Changing of the guard

Andrew Parker, outgoing Director-General of the UK’s MI5, has been giving interviews to carefully selected media contacts as he prepares to leave his post this month. Asked what he thought was the greatest change he has seen during his time at the service, he replied that it was the recruitment of a gay and ethnically diverse workforce. When he joined, it was a matter for dismissal if an officer was found to be gay. Now, the gay rights group Stonewall has recognised the service as a gay-friendly employer and there are more than just white faces to be seen lurking in the corridors and cubicles of Thames House.

Parker also recounted the various successes of the service against the Muslim extremist threat. What was interesting was what he did not say. He did not mention the several successful assassination attempts by members of the Russian GRU during his time in office. Similarly he did not mention that the Salisbury attack against the Skripals showed that the Russians can still get operatives into and out of the country successfully. Although the Salisbury attack was not successful and in truth, rather amateurishly planned, a string of other suspicious deaths have indicated that the Russians have been successful elsewhere. This is despite the clumsiness of their methods. With such a cack-handed enemy, it would have been interesting to hear Parker’s thoughts on why MI5 has been unable to contribute to even one arrest of these assassination teams.

Parker will be succeeded by Ken McCallum who is known in security circles as “the spy with the wonky eyes”. McCallum enters the post under somewhat of a shadow. Under Parker, he was in charge of the MI5 investigation into the Skripal attack. But the open source investigation team at the website Bellingcat were able to publicly identify the perpetrators faster than Security Service. It made MI5 look slow at a time when the attack, although not successful, also made it look as if Britain could not protect its defectors. This is almost exactly what Putin had hoped for.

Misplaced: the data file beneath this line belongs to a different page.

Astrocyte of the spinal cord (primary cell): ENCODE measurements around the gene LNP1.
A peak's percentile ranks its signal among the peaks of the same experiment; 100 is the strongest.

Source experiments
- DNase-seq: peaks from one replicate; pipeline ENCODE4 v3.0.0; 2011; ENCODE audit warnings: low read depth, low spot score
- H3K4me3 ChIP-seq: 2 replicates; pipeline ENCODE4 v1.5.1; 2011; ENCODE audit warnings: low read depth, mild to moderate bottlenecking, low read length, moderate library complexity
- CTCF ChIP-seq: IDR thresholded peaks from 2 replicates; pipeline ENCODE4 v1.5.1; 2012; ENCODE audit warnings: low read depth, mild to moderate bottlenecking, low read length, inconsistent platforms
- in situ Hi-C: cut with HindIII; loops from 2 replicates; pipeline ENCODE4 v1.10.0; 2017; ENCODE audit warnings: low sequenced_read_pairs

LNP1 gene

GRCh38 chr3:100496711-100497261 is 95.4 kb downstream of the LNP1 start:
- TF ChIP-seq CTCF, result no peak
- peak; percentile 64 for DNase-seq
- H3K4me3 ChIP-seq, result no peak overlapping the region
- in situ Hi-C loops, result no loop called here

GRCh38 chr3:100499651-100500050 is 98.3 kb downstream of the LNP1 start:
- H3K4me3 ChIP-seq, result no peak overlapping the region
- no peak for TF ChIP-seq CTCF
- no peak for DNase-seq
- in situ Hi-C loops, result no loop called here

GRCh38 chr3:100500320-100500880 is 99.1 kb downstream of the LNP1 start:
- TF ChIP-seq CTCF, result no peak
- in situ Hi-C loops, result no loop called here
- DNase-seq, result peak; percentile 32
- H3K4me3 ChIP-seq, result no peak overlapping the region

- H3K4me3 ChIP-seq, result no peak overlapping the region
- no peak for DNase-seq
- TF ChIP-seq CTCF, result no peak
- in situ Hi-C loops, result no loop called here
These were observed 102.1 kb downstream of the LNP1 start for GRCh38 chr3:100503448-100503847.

One of the reasons McCallum has been selected is because he has a good relationship with GCHQ. The UK’s cyber security organisation is now the major player in the UK’s domestic security apparatus and most leads are generated through their intelligence and their close liaison with the NSA. The UK police are increasingly getting the better part of this intel as they can effect an arrest more quickly than MI5. MI5 has no power of arrest itself and must work through the police if it is to bring a case to a conclusion. This creates unnecessary delay which can be damaging in a fast moving terrorism case. The new head of the service needs to keep relations with the technical agency sweet if MI5 is not to become increasingly sidelined. So far, only its large pool of manpower and its ability to operate in some of the murkier areas of UK legislation, have kept the service in the game.

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